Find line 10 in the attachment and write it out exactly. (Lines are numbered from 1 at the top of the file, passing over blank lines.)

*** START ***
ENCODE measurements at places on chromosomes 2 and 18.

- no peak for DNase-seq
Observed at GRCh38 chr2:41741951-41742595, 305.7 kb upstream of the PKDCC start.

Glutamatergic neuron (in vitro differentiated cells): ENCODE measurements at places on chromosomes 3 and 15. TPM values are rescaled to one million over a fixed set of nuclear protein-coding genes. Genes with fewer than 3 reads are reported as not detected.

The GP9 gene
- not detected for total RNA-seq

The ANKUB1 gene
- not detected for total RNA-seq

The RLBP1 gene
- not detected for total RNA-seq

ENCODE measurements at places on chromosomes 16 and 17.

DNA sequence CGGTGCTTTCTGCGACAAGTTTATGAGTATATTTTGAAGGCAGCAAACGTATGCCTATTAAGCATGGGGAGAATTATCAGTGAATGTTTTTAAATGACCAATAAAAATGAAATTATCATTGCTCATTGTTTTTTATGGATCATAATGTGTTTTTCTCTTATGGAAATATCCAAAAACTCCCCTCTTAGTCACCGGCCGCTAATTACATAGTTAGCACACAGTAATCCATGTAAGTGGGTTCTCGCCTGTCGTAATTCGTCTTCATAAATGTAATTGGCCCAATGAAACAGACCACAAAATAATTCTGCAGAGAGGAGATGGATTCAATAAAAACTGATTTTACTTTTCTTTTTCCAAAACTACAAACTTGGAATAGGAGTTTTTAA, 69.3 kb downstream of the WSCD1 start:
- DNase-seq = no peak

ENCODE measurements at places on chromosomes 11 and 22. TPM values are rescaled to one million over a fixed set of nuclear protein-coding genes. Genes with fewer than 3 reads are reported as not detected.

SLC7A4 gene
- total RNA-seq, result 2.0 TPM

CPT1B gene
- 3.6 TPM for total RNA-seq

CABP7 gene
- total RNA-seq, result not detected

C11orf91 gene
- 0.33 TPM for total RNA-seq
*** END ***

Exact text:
- not detected for total RNA-seq